What follows is a coming of age story, and while the love story between Adonis and his musician downstairs neighbor Bianca (Tessa Thompson) is told with sincerity, the real heart of this film is the relationship between Adonis and Rocky. Adonis is torn between wanting to live up to the legacy his father reached in the sport that he loves while also having a certain sense of anger over the man never being there for him. Meanwhile, in Rocky’s life, he’s alone and seemingly ready to live out his remaining years away from the sport that he loved. In each other, they find exactly what they need.
Rocky is Adonis’ key to understanding how to become the man he wants to be in life and in the ring, while Adonis provides Rocky with a shot at redemption. Rocky now has a defacto son, and one that can help ease his guilt over Apollo’s death. It’s not always an easy path between the two, but the journey to the final fight against the champ is ultimately more important than the final result, but no less entertaining to watch as the boxing sequences are equal parts brutality and poetry.
With Jordan as Creed, there’s a compelling new character for which the franchise can continue if it wishes to. And as long as Stallone is around and wants to portray Rocky, he proved that he’s as adept in a supporting role as he has been at carrying the franchise all these years.
Opening January 15, Norm of the North features the titular polar bear (voiced by Rob Schneider) and three lemmings heading to New York City after they’ve been displaced in the Arctic. The plotline has Norm attempting to thwart a money grubbing developer from building condos in his chilly hometown, and even though he’s a lovable klutz, Norm is determiend to save the day.
A co-production with Lionsgate and Splash Entertainment, Norm of the North is the feature directing debut of Trevor Wall, who previously helmed the animation series Sabrina: Secrets of a Teenage Witch. With a talented voice cast consisting of Heather Graham, Loretta Devine, Colm Meaney, and Bill Nighy and the innate likability of Schneider, Norm of the North should drum up some business in January. Although fart jokes are the lowest common denominator for humor (it’s featured in the trailer), Norm of the North is aimed at kids, so we’re giving the film a slight pass.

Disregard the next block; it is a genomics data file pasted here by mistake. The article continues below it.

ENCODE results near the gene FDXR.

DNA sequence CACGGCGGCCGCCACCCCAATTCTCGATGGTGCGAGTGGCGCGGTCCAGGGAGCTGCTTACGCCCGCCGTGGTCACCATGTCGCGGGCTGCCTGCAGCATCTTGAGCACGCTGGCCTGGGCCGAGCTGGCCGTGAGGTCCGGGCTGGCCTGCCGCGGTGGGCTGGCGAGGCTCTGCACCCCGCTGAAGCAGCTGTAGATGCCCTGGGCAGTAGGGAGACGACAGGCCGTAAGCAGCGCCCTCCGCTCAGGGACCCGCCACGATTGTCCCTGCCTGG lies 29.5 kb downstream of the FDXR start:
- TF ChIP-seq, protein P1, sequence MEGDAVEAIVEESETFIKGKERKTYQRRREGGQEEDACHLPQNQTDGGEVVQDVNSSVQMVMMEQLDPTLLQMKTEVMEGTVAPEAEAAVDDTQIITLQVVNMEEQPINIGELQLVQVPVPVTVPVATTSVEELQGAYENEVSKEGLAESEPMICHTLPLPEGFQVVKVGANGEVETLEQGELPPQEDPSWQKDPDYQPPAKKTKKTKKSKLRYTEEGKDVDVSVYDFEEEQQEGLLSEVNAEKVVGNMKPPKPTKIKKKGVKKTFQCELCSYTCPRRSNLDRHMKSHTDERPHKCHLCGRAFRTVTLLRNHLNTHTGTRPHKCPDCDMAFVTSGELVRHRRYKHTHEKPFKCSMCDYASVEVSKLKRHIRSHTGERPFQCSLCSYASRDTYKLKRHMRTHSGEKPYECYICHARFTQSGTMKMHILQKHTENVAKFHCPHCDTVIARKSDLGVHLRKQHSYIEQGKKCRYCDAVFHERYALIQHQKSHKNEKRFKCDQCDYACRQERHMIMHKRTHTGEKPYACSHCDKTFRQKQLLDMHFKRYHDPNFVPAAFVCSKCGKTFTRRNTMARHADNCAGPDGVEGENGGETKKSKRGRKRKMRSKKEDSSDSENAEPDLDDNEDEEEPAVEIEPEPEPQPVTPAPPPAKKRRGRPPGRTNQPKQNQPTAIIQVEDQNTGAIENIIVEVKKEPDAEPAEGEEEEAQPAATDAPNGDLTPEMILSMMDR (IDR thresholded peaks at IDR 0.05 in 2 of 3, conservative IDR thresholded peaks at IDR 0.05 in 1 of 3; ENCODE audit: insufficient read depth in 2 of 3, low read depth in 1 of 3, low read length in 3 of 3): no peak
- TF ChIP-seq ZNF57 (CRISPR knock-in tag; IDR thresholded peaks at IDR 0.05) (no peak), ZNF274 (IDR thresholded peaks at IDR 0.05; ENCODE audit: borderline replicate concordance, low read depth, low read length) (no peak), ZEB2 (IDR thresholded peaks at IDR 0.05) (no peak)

Check out the trailer below and tell us if you’re going to check this movie out or absolutely skip right over it. Feel free to comment below!
There has been talk of a Supporting Oscar nomination push for Sylvester Stallone, and considering Creed goes toe to toe with Cop Land as his finest performance to date, it’s well deserved chatter.
Creed may be the story of how Adonis Johnson (Michael B. Jordan) trains with Rocky Balboa (Stallone) to find his boxing destiny and continue the legacy of his late father Apollo, but it also embraces the larger themes of living and fighting through the inevitable onset of mortality.
“It made me definitely realize that the clock is ticking,” said Stallone. “We’re all very . . . any day nature can flip the coin on us and take away our health so it opened my eyes and made me very very aware of mortality.”
Click on the media bar below to hear Sylvester Stallone talk about the subtext behind the first rate drama Creed, which is now playing nationwide:
Opening December 4, Youth centers on Fred (Michael Caine) and Mick (Harvey Keitel), lifelong friends who are vacationing in a Swiss Alps lodge. Fred is a composer who’s grown weary of conducting symphonies while Mick continues to find inspiration as a filmmaker. During their vacation, the pair meet their respective passions head on to somewhat inspiring and heartbreaking effect.
Jane Fonda is Brenda, an iconic actress whose stardom originated from her work in Mick’s movies, and now she visits him during vacation with a bit of harsh news. Though her role in the film consists of just a few scenes, Fonda’s fiery exchanges with Keitel may land her an Oscar nomination.
During the press conference for Youth, Fonda said her love for director Paolo Sorrentino’s (The Great Beauty) was the main reason she took on the project. Click on the media bar below to hear Jane Fonda talk about Sorrentino’s vision for Youth: